Ace’s songwriter series continues with a most fascinating compilation on the Goffin & King partnership. In addition to a group of unforgettable milestone performances such as Tony Orlando’s pre-Billy Fury original version of Halfway To Paradise and Aretha Franklin’s glorious interpretation of (You Make Me Feel Like) A Natural Woman, Tony Rounce and Mick Patrick have fashioned a collection that includes some spellbinding rarities and captivating glimpses of a few singers whose recording careers ended aeons ago.
As an example, you rarely get the chance to hear Bertell Daché. For years, reference books claimed his name was a pseudonym for Tony Orlando but, as Mick Patrick confirms, that wasn’t the case. He sang on many Goffin & King demos and recorded some sides for United Artists in 1961. On display on this CD set is Love Eyes which appears here in stereo for the very first time.
Another standout rarity is Some Of Your Lovin’ by the Honey Bees (the Cookies under another name). This is the song which was a huge UK hit for Dusty Springfield, though it never charted in the US. The Paris Sisters, who’d left the mark on chart history books with Barry Mann & Larry Kolber’s I Love How You Love Me, tried reviving it in the late 60s without success - which is unfortunate because Some Of Your Lovin’ remains one of the true gems in the Goffin & King canon. The Honey Bees’ version is a classic in the girl group tradition and was produced by Gerry Goffin.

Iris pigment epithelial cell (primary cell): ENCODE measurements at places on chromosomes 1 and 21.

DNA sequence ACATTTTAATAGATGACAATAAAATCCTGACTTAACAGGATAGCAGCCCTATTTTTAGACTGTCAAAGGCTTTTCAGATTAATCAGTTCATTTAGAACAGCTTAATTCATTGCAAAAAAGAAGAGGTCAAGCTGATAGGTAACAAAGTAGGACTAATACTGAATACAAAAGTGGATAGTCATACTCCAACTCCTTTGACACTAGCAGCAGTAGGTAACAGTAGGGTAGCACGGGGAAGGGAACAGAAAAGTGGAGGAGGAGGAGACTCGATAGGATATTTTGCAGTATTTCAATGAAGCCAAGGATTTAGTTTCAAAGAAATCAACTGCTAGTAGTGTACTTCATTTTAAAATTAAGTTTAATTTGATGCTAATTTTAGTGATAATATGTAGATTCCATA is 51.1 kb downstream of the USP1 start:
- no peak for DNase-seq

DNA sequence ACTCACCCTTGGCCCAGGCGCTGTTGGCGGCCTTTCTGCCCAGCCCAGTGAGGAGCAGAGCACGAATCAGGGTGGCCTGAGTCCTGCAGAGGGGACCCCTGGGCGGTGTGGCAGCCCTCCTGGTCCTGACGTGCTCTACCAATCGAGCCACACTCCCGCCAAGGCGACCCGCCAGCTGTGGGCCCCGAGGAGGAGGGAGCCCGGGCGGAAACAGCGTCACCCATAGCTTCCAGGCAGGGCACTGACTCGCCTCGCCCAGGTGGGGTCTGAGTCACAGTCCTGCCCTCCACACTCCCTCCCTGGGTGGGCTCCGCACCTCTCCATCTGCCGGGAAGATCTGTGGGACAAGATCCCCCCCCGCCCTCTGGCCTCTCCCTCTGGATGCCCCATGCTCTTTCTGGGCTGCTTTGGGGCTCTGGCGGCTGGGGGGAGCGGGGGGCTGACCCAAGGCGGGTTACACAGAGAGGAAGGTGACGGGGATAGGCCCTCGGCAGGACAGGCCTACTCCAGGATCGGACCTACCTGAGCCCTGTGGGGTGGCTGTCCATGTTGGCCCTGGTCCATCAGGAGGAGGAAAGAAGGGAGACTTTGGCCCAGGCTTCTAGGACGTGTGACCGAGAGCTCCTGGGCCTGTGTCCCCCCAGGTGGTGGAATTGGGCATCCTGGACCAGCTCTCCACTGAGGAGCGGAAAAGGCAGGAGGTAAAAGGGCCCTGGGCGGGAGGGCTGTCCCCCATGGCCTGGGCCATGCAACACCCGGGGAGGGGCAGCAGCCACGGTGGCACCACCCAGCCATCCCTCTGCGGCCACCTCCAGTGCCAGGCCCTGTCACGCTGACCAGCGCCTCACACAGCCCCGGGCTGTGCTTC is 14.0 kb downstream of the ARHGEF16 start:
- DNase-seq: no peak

You’ll also discover such treasures as Just A Little Girl sung by surf queen Donna Loren, I Can’t Make It Alone by the underrated P J Proby and I’ll Love You For A While by Jill Jackson (Paula of Paul & Paula fame).
Along with revealing quotes from the songwriters themselves, the booklet notes track the histories of each song. For instance, I’ll Love You For A While is best known by Dusty Springfield; however, her version was originally relegated to a B-side (of Some Of Your Lovin’) which just goes to show how great songs were often hidden away.
What stands out is not only Carole King’s superb, enthralling melodies but also Gerry Goffin’s outstanding lyrics. One of Gerry’s great strengths is that he can write from a woman’s vantage point as in, for example, (You Make Me Feel Like) A Natural Woman.
The output and histories of songwriters from the Brill Building era represent a formidable slice of American popular culture and this indispensable set allows you to step inside the musical hearts and minds of the indisputably essential team of Carole King and her then-husband, Gerry Goffin.
By Alan Warner